UnmatchedStyle.com hosted a CSS competition for front-end devs to strut their stuff among their peers. Everyone got the same design and it was up the entrant to come up with the most efficient, pixel-perfect, bleeding-edge, fully functioning interpretation. The deceptively simple looking design was lovingly crafted by the rowdy folks of Paravel and sent out two weeks ago. Entries were due at 5pm today. Here’s the low down on my submission.
First, you should probably play around with my finished design and compare it with the static mockup (linked above). Go check it out… I’ll wait. Did you drag the corner of the browser to check how it responds to different browser sizes? Of course you did you CSS nerd.
- Somehow I messed up the colors of the design. My layout has really bright colors while the original design uses more muted colors. I have no idea how this happened.
- The logo is a background image attached to the element of the section. I was inspired by html5forwebdesigners.com.
- I forgot to add the blue faded slime splat in the header. I kind of screwed myself by using the <head> and <header> elements in the same section though I could have attached it to the <HTML> element. Oh well.
- Instead of PNGs I used GIFs in some places due to the smaller file size (thanks to increasing the Lossy section in Photoshop’s Save For Web dialog)
- Navigation links are at the bottom of the page with position:fixed (sticks to the top of the viewport) set for larger screens and an anchor link to the bottom of the page for smaller screens.
- The obstacles section is built with two sprites using the same background-position offsets. I wanted to just use one sprite for the larger images and use background-size to scale them down for the thumbnails. Performance took a big hit so I simplified.
- The larger obstacle images are within a
- The labels for the prizes that appear on hover are pulled from the title attribute of the link dynamically using CSS.
- When the countdown reaches zero I “slime” the user using a number of slime splat images already loaded in the design.
- The two addresses to the studios are marked up with a vCard microformat so machines can easily parse that information.
- I did not use the <address> element for the studio addresses because that is not what it is for.
- The custom <select> drop down styles are images with the invisible <select>’s laid overtop. They’re not useable for sighted keyboard users. This is probably my least favorite part of my design.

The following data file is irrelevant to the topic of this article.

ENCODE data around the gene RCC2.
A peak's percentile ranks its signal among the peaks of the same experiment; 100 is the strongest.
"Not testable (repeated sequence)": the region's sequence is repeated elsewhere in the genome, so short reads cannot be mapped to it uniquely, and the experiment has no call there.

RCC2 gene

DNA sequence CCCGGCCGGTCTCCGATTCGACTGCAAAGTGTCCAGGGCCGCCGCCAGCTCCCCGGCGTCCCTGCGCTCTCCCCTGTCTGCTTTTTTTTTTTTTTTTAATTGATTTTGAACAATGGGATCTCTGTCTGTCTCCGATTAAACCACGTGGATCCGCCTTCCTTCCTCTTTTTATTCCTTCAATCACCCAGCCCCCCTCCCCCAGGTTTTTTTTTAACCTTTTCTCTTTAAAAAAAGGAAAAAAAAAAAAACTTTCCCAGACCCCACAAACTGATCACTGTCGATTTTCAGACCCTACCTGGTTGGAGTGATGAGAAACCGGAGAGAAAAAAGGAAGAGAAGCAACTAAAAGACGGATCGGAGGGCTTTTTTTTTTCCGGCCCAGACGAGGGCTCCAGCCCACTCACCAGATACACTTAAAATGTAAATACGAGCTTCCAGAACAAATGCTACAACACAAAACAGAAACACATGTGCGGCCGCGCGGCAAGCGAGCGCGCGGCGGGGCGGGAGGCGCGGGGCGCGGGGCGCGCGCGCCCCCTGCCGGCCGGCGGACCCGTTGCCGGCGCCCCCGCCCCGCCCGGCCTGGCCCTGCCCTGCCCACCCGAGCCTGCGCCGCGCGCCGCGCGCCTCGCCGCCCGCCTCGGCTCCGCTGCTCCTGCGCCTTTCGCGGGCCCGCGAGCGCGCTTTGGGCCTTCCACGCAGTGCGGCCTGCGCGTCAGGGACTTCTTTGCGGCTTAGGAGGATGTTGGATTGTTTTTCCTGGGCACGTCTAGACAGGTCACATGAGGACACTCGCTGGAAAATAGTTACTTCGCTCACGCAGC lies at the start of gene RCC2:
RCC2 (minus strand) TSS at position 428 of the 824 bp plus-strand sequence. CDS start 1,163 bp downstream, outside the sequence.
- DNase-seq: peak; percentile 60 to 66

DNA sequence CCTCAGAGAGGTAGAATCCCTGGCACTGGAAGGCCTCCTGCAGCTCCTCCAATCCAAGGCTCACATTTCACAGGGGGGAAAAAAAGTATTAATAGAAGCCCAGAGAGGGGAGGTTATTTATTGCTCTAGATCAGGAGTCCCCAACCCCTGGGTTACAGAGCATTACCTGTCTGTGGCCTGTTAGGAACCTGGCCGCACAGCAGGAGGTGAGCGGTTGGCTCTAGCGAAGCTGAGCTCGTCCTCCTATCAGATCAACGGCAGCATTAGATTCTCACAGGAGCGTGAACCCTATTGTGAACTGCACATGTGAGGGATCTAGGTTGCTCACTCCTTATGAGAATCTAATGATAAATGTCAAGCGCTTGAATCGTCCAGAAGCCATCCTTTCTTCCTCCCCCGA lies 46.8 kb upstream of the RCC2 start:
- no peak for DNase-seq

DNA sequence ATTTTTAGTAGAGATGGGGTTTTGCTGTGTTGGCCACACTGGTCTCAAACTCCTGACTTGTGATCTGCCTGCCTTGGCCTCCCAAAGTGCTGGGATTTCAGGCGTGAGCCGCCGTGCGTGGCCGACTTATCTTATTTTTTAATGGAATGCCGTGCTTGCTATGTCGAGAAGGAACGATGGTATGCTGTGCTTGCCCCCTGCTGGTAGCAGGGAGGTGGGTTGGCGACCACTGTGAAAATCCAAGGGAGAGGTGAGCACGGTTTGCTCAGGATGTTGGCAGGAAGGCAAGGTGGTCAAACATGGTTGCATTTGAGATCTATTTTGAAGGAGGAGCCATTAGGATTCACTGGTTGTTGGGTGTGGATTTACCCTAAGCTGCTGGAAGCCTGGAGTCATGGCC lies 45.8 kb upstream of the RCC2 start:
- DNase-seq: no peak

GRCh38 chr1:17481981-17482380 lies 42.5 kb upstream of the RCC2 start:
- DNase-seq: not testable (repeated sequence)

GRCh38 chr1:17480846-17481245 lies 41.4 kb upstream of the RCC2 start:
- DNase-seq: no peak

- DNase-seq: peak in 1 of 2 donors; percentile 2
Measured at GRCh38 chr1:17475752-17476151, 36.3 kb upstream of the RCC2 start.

- I focused much of my time on making the design accessible and didn’t even bother checking what it looks like in browsers outside of Firefox 7, Chrome 15, and Safari 5 (all Mac versions). I just didn’t have enough time.
- This layout is sluggish on my Nexus One most likely due to the way I added the semi-transparent grainy texture.
- I added some ASCII art as an HTML comment at the bottom of the page. I like adding little easter eggs like that.
- Finding the right element to make a favicon image from was tricky. I settled on the KN from the Knucklelodeon logo because it looked the best at 16×16.
- You can pin the site to your desktop if you’re using IE9 and Windows 7 since I added a fewelements. Of course I forgot to add the more basic description, keyword and other general elements.
- Selecting text uses the same colors as the hove styles, yellow background with reddish-orange text and no text shadow.
This was also my first responsive design. I started out making the large 1024px version first and then going back to make smaller versions. Big mistake. It’s a lot easier to start with mobile first and then build your design up, larger and larger. Media queries are also a pain in the butt since it requires a ton of going back and forth from the top of the stylesheet to the bottom where the media query styles were. When I changed styles for one target size, I had to double-check that those changes didn’t (or did) cascade into the larger sizes. This also resulted in a lot of duplicate selectors. What would be ideal is to set-up different classes on the HTML element with a class for different resolutions. This would be similar to how we handle conditional styles for Internet Explorer. This way we could group similar styles in the same area which makes it easier to keep track of changes.
Sites I Referenced
- Custom styling of select boxes
- Handy CSS Sprite Generator
- Converting kerning to letter-spacing
- background-sizing CSS property
- Support background properties among browsers
- HTML5 Placeholder
- Using pseudo elements to add texture
- HTML5 Boiler Plate
- Responsive Design Testing
- HTML5 Form Validation
- HTML5 Patterns for Validation
- CSS3 Content from Attributes
- HTML5 For Web Designers
- The <address> element
- Everything You Wanted To Know About Touch Icons
- Photo2Text.com for Generating ASCII Art
Other Noteworthy Entries
So what do people do once the contest comes to an end? Share their work on Twitter for others to comment on of course! Here are some of the other entries I found searching Twitter for #cssoff.
- The Triple Dare logo follows your mouse @timhetter
- Slick color picker for Select Team Color @spacedawwwg
- Creative way for showing the Obstacles section at different browser resolutions @mbmufffin
- Vertical parallax effect that breaks on my 27 inch iMac @brandonewoldt
- Interesting Signup Form Animation @leonuh
- Awesome sliming at the end of the countdown @loganfranken
- Lots of different animations @strTRK
Phew! I’m glad I’m not in the judge’s shoes now. Having to go through all the entries and ultimately pick a winner; That’s a tough call.
Update: The top 25 entries have been announced!